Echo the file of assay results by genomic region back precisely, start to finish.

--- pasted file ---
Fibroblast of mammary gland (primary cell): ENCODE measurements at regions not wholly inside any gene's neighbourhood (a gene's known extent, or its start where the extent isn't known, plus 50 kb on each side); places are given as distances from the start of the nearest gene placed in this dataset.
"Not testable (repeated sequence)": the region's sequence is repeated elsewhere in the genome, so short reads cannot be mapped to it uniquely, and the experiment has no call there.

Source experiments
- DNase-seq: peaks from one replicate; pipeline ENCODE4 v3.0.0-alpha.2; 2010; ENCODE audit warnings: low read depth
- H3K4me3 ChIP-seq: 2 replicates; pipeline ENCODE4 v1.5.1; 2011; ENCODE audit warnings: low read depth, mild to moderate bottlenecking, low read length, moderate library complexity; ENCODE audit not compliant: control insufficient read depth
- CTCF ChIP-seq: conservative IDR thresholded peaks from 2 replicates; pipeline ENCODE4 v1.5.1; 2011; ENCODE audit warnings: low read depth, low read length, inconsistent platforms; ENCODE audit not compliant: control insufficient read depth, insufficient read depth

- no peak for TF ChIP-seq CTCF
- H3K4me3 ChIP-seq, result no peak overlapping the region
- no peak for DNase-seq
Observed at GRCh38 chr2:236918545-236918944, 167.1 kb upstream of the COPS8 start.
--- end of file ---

Fibroblast of mammary gland (primary cell): ENCODE measurements at regions not wholly inside any gene's neighbourhood (a gene's known extent, or its start where the extent isn't known, plus 50 kb on each side); places are given as distances from the start of the nearest gene placed in this dataset.
"Not testable (repeated sequence)": the region's sequence is repeated elsewhere in the genome, so short reads cannot be mapped to it uniquely, and the experiment has no call there.

Source experiments
- DNase-seq: peaks from one replicate; pipeline ENCODE4 v3.0.0-alpha.2; 2010; ENCODE audit warnings: low read depth
- H3K4me3 ChIP-seq: 2 replicates; pipeline ENCODE4 v1.5.1; 2011; ENCODE audit warnings: low read depth, mild to moderate bottlenecking, low read length, moderate library complexity; ENCODE audit not compliant: control insufficient read depth
- CTCF ChIP-seq: conservative IDR thresholded peaks from 2 replicates; pipeline ENCODE4 v1.5.1; 2011; ENCODE audit warnings: low read depth, low read length, inconsistent platforms; ENCODE audit not compliant: control insufficient read depth, insufficient read depth

- no peak for TF ChIP-seq CTCF
- H3K4me3 ChIP-seq, result no peak overlapping the region
- no peak for DNase-seq
Observed at GRCh38 chr2:236918545-236918944, 167.1 kb upstream of the COPS8 start.